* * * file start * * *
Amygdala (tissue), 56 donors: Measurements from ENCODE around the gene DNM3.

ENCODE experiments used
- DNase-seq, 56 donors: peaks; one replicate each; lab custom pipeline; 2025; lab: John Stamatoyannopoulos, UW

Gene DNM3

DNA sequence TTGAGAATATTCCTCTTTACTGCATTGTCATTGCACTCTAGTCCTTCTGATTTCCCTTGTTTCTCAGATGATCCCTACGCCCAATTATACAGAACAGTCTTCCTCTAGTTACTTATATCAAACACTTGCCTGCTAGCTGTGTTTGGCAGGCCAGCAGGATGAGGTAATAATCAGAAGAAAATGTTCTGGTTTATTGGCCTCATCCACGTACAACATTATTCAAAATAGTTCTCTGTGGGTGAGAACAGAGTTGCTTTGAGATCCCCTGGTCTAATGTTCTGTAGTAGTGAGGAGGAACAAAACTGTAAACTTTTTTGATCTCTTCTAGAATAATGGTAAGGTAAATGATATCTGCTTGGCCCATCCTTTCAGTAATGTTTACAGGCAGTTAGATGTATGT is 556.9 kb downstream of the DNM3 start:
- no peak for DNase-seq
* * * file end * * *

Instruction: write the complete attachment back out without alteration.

Amygdala (tissue), 56 donors: Measurements from ENCODE around the gene DNM3.

ENCODE experiments used
- DNase-seq, 56 donors: peaks; one replicate each; lab custom pipeline; 2025; lab: John Stamatoyannopoulos, UW

Gene DNM3

DNA sequence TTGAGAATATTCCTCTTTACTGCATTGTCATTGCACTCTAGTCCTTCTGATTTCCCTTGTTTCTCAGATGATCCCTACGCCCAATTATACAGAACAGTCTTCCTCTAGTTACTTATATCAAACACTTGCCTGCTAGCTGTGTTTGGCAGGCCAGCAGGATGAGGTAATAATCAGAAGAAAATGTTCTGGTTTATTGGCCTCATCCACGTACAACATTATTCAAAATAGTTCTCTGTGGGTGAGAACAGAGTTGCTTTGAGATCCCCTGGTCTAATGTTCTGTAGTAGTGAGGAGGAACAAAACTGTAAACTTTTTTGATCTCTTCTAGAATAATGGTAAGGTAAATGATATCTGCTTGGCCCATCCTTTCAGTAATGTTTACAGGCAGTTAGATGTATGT is 556.9 kb downstream of the DNM3 start:
- no peak for DNase-seq